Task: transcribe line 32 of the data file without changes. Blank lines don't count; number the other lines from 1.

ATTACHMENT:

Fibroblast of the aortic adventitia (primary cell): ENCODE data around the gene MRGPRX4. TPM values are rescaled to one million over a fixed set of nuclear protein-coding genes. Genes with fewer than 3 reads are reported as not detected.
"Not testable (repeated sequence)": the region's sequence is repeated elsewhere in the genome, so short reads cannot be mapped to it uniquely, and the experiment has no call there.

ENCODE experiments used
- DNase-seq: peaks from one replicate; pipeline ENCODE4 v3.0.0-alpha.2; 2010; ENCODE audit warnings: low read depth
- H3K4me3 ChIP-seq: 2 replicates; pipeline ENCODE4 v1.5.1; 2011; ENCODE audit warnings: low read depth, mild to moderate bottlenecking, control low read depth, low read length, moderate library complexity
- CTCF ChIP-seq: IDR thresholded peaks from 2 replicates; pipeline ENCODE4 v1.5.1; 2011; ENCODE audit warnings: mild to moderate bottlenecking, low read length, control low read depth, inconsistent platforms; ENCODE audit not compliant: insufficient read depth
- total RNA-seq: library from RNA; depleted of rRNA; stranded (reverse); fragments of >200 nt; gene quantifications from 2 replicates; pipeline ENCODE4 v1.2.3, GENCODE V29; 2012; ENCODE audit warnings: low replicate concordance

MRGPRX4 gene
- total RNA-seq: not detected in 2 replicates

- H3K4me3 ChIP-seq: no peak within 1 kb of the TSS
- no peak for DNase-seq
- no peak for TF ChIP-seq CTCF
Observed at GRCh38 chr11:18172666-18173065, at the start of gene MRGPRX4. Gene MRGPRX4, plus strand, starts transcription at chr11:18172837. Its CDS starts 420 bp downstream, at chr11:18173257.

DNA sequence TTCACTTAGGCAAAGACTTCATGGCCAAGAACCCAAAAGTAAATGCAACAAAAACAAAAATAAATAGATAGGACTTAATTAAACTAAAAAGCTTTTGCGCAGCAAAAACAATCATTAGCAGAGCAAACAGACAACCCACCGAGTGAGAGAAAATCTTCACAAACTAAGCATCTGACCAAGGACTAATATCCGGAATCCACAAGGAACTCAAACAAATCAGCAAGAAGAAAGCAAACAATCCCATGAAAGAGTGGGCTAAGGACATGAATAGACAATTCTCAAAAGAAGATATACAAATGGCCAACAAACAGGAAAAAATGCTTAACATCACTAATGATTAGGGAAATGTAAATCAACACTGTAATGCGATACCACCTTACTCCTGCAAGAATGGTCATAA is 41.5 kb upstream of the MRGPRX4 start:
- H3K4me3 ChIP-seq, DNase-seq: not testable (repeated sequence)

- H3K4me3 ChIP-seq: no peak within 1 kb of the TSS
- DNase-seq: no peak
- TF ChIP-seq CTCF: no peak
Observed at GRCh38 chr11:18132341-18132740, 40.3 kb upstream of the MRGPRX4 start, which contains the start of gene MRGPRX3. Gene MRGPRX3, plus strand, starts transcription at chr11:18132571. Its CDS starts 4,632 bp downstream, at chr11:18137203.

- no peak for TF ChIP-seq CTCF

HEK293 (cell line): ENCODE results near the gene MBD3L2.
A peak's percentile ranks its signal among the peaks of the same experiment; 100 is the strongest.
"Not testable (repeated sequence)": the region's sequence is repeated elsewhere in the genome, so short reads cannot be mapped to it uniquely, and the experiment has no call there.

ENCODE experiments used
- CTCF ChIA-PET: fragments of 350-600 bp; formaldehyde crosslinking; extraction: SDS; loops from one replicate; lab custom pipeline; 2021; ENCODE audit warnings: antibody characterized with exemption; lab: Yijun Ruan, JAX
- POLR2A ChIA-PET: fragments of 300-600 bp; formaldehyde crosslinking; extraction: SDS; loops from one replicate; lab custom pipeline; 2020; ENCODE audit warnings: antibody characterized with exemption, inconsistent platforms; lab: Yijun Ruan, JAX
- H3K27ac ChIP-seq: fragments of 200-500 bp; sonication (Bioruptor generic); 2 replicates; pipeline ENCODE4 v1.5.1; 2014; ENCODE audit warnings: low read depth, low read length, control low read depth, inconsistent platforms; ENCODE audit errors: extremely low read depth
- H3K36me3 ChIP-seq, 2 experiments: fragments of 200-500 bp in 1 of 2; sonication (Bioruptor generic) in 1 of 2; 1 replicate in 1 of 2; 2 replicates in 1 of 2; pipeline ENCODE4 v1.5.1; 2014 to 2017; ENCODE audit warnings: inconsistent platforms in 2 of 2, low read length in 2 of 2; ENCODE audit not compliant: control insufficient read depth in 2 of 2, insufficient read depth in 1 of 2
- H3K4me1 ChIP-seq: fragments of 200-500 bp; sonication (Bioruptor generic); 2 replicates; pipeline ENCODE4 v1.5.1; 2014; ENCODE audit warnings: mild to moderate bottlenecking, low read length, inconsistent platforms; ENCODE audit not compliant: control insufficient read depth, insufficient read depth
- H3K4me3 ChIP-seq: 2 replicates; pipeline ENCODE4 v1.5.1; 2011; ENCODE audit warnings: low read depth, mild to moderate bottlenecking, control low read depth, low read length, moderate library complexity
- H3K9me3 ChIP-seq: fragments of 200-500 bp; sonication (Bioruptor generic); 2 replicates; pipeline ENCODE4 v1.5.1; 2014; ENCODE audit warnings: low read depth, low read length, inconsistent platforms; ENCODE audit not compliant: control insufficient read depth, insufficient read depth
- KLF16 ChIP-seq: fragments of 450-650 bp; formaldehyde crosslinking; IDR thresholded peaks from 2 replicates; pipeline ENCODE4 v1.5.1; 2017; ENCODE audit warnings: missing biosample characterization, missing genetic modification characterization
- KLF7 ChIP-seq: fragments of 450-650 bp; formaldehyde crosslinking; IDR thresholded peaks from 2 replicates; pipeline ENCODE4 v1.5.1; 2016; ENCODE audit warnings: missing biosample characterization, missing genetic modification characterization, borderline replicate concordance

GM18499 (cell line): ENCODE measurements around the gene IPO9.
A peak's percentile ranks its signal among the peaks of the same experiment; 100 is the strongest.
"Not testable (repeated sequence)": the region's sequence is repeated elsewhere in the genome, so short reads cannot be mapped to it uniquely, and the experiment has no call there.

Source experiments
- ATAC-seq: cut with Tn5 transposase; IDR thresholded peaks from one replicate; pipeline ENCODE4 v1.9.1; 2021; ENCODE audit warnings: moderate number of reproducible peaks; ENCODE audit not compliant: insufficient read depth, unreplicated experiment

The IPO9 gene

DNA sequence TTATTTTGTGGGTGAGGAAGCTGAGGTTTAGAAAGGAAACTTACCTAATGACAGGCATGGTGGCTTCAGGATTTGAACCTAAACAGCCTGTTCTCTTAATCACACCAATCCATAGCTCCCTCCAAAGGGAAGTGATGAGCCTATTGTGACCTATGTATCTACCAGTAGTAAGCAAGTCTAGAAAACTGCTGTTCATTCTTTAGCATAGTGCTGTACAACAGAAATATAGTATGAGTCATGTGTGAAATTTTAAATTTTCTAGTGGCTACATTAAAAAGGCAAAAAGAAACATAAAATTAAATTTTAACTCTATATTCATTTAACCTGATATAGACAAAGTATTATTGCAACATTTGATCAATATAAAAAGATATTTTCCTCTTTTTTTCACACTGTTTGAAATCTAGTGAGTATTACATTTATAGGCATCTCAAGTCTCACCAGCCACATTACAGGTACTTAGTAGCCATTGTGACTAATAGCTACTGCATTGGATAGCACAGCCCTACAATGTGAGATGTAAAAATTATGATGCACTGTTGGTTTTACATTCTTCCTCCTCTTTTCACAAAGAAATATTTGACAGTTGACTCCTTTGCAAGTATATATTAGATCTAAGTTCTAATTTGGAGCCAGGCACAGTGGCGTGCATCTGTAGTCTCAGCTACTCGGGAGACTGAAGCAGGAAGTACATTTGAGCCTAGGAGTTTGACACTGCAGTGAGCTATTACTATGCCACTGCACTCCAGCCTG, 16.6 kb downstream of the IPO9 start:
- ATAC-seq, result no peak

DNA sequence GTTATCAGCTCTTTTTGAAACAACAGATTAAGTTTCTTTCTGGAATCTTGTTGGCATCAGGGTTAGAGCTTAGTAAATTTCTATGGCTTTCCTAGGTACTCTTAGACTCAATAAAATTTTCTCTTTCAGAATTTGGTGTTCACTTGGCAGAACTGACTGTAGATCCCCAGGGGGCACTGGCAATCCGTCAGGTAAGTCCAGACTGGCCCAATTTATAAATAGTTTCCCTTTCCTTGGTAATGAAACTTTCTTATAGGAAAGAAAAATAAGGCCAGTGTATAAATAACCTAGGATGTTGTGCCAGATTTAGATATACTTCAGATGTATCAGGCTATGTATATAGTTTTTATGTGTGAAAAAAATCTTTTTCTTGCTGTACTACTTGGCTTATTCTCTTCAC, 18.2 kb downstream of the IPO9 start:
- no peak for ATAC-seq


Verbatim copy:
- KLF16 ChIP-seq: fragments of 450-650 bp; formaldehyde crosslinking; IDR thresholded peaks from 2 replicates; pipeline ENCODE4 v1.5.1; 2017; ENCODE audit warnings: missing biosample characterization, missing genetic modification characterization